Are all skydiving YouTube channel owners this naïve?
Let’s look at another skydiving channel:
Again, we can see that there are no social profiles added.
Some businesses are really switched on and have a focus on YouTube. Go Pro, the camera vendors who have filmed a number of exciting video sequences including sky diving, are one such company:
Notice the social media profiles above the subscribe button? Notice also have the main site, GoPro.com, is included:
Here is an older version of the same channel:
In addition to social media profile and website inclusion, GoPro has also smartly included a “showcase video” which comes up on the channel homepage:
This is another excellent tactic which can help with both brand awareness and lead capture, depending on the strategy you are adopting with your channel. Note how in the example above there is a “subscribe” call to action within the video thumbnail. This is a third ninja tactic being used by the same channel.
Another inside-baseball tactic – not widely known and seldom used – is that you can link from individual videos, as well as the channel, to your business website. Here is a really good example:
If you examine this video carefully, you will see that at the end there is a clear call to action with an invitation to click the link in the actual video. This link leads to the business website. Additionally, there is a link in the video description going back to the business website.
Note that you can use video description links creatively. For example, one way to make this video even more powerful would be to link back to a lead capture page, rather than the home page, to generate more leads.
The ultimate goal of any lead generation video is to generate leads. A good way to do this is to capture attention as fast and effectively as possible, before delivering your message. A proven way to achieve this, as well as separate yourself from the crowd, is with a professionally made ‘stinger’.
NBC’s introduction stinger is a decent example of what can be done. Professionally made does not equal expensive. The difference between you and your competitors can be instant when these are done right.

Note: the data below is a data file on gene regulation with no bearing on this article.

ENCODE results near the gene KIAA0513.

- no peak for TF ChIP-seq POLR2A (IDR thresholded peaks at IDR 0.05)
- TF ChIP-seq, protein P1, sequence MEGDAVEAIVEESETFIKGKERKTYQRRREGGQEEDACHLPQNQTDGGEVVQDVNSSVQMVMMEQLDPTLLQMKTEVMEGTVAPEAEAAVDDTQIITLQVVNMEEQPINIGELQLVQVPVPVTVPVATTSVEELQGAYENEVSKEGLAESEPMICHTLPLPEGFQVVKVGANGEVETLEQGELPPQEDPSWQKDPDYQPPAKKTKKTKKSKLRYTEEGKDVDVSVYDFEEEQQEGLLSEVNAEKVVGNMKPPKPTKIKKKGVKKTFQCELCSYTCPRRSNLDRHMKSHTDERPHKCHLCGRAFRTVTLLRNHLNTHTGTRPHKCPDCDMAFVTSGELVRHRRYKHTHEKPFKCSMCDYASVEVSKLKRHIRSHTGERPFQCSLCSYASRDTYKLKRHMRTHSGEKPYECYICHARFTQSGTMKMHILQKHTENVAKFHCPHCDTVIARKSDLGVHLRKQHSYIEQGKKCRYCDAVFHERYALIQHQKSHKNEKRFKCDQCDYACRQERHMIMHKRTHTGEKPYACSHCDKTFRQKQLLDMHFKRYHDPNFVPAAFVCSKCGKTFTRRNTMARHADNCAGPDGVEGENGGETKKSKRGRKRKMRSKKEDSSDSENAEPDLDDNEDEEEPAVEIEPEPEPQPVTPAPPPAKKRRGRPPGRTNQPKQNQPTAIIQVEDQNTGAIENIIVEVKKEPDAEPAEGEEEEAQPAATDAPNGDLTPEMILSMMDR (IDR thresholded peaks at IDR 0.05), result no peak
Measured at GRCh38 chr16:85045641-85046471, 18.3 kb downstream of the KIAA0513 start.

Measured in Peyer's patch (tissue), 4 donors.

Calls to action are equally important if your videos are to get the necessary response. Here is an example of a simple, ‘street level’ video with a good call to action:
It says ‘call us today’ and then gives the phone number. Depending on your market or conversion strategy, an effective call to action could be as simple as this.
A key improvement, however, would be to keep the phone number on screen for longer than the 4 seconds this one shows up for. That way, the viewer is ‘forced’ to take action and is less likely to be distracted by another video.
Drafting an outline of what you want to say is critical to the success of any video.
For many businesses, an effective video script consists of the following four steps in this order:
Let’s go back to skydiving. An effective video script for a skydiving instruction business might be:
Asking a pertinent prospect-related question
‘Hi there, let me ask you a question: are you looking to find out the safest, easiest and most exciting way to make your first sky dive?’
Explaining briefly who you are
‘I am David Michaels and, as an experienced and fully qualified sky diving instructor, I help folks like you get ready to make their first jumps with a revolutionary and highly successful training programme based from my skydiving centre here in Fairfax, Virginia’